Now that a couple of months have passed since the government’s new 3% tax levy was imposed on buy-to-let properties, a report has revealed worrying figures about potential rent increases in the near future.
The new tax levy is part of the George Osbourne’s five point plan for tackling Britain’s housing supply issue. Basically, any property purchased after 1st April 2016, costing more than £40,000 will be taxed an extra 3% if it is being purchased by a buy-to-let landlord in a scenario where the property is not going to be the main place of residence.
And so with this having come into effect in April of this year, a new survey has revealed than many landlords are now likely to raise the rent they charge their tenants.
The survey, published by the Residential Landlords Association, found that 84% of private sector landlords said they are likely to consider increasing rents due to the new tax charge imposed on the buy-to-let sector.
It also found that 78% of landlords said the changes have put them off investing in any more buy-to-let properties, which could in the long term cause real issues in terms of housing supply that’s needed to meet the increasing demand.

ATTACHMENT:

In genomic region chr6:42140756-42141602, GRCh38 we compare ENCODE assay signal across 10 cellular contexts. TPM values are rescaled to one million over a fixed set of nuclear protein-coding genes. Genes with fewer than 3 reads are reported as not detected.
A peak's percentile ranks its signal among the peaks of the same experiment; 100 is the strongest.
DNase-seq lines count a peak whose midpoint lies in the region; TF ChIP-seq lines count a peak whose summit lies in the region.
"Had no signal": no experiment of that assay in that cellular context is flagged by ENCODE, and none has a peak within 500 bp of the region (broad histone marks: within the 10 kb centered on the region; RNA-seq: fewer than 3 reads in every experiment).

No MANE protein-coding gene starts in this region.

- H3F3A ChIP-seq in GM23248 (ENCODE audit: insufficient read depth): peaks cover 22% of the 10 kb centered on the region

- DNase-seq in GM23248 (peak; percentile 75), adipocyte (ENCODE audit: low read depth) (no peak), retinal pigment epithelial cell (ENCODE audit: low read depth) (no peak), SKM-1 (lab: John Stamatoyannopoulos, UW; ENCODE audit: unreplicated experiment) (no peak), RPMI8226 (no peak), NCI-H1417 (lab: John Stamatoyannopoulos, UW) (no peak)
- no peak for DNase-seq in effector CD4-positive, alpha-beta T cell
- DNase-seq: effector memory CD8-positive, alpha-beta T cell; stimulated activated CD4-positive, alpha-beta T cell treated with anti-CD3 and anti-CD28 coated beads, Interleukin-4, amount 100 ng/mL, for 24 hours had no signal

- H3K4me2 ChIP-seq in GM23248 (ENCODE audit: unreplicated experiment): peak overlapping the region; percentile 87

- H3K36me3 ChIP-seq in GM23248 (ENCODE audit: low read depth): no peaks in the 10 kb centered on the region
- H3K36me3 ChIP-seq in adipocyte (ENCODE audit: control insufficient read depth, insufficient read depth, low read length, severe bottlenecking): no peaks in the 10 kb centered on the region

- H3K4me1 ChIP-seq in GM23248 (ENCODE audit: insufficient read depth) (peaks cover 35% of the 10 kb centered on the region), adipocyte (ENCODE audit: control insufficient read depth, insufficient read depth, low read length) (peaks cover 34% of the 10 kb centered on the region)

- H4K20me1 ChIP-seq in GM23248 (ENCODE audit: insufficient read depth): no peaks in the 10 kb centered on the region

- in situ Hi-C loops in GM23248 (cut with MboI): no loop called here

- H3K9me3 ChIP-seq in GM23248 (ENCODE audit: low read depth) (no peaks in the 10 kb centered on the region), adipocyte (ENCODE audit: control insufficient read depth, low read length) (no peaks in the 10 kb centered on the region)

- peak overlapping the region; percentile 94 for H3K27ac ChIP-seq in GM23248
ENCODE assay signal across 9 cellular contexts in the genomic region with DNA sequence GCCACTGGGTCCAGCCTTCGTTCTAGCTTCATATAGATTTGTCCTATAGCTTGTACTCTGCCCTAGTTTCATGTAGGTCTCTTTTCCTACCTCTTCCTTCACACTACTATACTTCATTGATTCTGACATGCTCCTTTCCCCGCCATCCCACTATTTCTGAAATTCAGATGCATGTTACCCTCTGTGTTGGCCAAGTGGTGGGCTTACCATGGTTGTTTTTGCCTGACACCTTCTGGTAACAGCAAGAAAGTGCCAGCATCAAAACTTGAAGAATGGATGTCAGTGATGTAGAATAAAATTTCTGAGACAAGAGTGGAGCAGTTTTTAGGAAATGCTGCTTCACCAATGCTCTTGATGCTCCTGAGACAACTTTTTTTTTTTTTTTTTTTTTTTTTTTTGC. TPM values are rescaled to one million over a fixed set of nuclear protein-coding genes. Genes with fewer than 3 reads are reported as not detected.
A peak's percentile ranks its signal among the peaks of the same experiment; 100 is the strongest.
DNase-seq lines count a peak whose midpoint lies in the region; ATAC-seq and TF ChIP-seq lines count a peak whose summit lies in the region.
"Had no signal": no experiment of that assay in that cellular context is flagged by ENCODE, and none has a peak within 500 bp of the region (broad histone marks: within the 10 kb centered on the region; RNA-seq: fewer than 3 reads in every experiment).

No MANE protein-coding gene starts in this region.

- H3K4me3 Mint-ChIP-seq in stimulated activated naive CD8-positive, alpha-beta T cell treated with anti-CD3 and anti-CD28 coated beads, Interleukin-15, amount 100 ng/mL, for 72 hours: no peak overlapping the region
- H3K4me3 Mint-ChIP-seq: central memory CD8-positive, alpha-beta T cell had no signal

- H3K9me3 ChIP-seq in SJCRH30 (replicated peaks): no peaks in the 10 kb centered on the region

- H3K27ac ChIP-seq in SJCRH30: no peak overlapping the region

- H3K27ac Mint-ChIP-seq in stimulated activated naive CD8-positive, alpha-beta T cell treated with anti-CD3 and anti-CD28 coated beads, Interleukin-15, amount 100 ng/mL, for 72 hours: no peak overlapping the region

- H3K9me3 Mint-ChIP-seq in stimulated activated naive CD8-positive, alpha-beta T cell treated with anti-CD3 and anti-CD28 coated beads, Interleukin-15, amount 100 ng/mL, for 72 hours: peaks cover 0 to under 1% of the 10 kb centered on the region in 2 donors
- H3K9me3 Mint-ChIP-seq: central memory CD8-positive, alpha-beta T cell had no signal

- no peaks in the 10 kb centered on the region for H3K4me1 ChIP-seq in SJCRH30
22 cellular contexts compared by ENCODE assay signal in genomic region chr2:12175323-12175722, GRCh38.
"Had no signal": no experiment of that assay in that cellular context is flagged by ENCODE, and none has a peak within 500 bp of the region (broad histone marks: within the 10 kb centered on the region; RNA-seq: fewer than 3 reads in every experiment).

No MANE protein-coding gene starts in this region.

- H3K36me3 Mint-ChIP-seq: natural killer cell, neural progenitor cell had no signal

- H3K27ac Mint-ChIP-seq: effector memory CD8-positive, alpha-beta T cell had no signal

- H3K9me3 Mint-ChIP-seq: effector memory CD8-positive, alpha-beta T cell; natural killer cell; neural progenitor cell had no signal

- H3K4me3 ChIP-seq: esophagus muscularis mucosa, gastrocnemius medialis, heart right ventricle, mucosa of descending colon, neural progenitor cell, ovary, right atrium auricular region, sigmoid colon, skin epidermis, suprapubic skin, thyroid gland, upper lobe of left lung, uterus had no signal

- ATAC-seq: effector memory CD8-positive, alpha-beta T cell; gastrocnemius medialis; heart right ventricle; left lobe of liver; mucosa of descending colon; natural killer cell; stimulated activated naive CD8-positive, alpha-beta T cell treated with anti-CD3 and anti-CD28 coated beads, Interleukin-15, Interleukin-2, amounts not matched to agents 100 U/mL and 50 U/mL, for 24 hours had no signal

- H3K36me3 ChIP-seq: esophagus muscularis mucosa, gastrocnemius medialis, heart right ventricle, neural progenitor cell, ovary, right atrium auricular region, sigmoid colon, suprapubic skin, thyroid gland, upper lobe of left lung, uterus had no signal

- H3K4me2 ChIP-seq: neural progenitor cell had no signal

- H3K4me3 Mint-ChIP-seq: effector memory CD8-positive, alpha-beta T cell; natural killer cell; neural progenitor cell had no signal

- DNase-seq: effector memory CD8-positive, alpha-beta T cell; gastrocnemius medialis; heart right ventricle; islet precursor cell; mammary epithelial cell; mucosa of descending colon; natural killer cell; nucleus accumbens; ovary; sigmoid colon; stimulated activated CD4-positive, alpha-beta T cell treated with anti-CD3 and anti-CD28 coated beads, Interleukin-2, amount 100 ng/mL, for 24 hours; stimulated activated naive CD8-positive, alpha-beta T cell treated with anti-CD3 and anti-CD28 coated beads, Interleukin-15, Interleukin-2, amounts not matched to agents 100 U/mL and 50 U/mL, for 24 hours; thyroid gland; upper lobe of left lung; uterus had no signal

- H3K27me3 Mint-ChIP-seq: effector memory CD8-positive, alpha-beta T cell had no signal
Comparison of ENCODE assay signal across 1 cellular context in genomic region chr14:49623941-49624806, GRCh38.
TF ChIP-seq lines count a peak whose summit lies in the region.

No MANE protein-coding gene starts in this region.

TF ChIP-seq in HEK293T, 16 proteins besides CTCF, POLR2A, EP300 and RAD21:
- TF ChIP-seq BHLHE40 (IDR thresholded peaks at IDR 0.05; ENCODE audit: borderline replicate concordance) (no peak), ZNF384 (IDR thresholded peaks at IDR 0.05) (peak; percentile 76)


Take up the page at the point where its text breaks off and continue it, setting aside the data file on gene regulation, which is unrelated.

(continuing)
Housing demand is projected to further increase, as we reported before and first time buyers are facing more and more hurdles between them and the prospect of owning their own home – with a report indicating first time buyers could need a deposit of £46,000 by 2020.
This could mean that as more are priced out of the market in terms of owning their own home, they could also face issues with finding a suitable, affordable property to rent.
As prices could rocket due to the combination of landlords raising rent to compensate for new taxes imposed, and the subsequent lack of available rentable properties due to landlords across the country being less likely to continue investing and bringing more rentable properties onto the rental market.
In light of the news of rising rent costs, The Guardian recently published an article posing the question – should we follow in the footsteps of other countries, which impose caps on rent? It means that prices can only reach a certain point and it prevents landlords imposing any massive rent spikes.
When it comes to investing, more and more people who can afford to, are looking towards buy-to-let investments. With savings interest rates still woefully low, and stock market volatility, investing in rental properties has never looked more lucrative, as we have shown in this previous blog post about areas with excellent rental returns in and around Glasgow.